South Asia News
Indian Kashmir shuts down over killings of women
Jun 1, 2009, 12:53 GMT
Srinagar, Kashmir - Thirty demonstrators were injured by security forces and businesses were shut down Monday during a strike called in India-administered Kashmir to protest the rape and killing of two women, allegedly by Indian troops.
The shutdown was called by separatist Hurriyat Conference leaders after the bodies of the two women were found Saturday in Shopian, a town in southern Kashmir.
Locals alleged that the women who went missing Friday evening and were raped and murdered by troopers.
The shutdown affected the state capital Srinagar and many other towns, such as Anantnag, Baramulla, Budgam, Kupwara and Kulgam.
Shops, businesses, educational institutions and banks were closed. Attendance at government offices was thin, and public and private transport stayed off the roads.
Despite heavy security and the presence of police and paramilitary forces, angry youth held protests in Srinagar and other towns, shouting pro-autonomy and anti-India slogans.
The protestors also threw stones at vehicles and security forces, who responded by firing tear gas and caning the mobs.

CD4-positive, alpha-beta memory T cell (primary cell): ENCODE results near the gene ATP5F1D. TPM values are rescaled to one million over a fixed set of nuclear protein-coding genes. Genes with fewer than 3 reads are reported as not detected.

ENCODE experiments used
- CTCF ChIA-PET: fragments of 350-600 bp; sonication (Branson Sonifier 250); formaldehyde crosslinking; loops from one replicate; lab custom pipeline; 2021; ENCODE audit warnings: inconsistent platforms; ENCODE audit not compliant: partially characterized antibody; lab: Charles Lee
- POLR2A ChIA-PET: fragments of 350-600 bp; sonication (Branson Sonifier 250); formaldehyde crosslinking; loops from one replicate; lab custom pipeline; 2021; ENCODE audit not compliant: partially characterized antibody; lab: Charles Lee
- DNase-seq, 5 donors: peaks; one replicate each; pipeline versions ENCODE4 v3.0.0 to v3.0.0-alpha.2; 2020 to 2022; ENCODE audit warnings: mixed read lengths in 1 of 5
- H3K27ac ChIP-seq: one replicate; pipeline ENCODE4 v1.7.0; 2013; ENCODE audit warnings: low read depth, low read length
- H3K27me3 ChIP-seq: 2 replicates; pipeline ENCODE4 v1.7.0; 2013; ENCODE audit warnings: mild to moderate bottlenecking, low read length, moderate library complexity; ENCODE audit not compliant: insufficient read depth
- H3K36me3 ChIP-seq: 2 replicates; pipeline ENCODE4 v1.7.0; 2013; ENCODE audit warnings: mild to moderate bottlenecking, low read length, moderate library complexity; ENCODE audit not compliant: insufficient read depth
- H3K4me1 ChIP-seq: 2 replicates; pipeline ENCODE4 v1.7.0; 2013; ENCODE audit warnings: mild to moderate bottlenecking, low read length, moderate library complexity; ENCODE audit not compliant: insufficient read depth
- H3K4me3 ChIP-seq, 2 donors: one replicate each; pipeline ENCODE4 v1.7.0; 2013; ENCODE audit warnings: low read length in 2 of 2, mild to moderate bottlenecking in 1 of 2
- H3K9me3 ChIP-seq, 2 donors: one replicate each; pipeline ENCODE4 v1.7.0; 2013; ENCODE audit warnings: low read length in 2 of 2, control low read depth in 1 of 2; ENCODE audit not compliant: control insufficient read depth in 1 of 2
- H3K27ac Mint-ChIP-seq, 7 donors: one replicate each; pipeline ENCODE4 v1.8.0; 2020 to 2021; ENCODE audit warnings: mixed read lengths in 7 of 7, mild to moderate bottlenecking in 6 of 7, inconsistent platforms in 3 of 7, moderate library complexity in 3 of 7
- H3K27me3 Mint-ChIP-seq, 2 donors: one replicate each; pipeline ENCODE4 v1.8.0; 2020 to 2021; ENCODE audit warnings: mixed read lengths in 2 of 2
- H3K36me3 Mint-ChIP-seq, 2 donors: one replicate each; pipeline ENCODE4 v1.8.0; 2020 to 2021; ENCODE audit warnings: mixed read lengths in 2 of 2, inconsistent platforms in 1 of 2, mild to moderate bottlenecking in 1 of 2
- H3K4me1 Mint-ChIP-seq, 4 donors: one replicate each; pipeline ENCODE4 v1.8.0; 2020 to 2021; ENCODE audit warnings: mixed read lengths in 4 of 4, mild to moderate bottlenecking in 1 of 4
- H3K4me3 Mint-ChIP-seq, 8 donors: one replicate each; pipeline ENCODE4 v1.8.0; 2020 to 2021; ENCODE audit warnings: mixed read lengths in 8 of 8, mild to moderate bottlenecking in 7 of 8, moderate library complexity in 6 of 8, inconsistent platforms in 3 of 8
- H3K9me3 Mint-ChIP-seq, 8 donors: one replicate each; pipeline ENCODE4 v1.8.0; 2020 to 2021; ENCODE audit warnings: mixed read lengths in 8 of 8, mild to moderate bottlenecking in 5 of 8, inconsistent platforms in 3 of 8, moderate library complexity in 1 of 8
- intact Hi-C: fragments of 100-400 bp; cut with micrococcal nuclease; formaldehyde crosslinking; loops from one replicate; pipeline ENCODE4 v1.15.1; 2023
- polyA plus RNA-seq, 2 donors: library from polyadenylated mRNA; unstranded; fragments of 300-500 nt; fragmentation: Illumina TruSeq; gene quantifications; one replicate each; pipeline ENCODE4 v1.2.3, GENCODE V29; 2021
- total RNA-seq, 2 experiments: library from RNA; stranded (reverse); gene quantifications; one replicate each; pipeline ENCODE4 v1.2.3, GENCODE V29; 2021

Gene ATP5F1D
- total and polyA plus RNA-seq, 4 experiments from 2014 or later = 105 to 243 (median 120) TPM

In all, 30 protestors were injured at various protests, state officials said.
Later on Monday, the Hurriyat said it was extending its call for the shutdown for another two days.
The situation remained tense in Shopian, which has been rocked by violent demonstrations since Sunday. The authorities have imposed an undeclared curfew in the region to stem the protests.
Although the army and authorities have rejected the allegations that government forces were involved in the women's deaths, saying they had drowned in a stream, the state government has said it would conduct an investigation.
State Chief Minister Omar Abdullah, meanwhile, ordered an inquiry into the incident by a retired judge.
'If any conspiracy or foul play comes to light with regard to the death of the two women, those involved would be turned over to justice,' senior administration official Masood Samoon told reporters.
Large numbers of soldiers have been deployed in Kashmir to check militancy and terrorist attacks, and the troops have often been accused of human rights violations by local people and rights groups.
More than 45,000 people have died in the Kashmir region since a separatist movement launched an insurgency in the 1980s. The victims include civilians, police, soldiers and militants.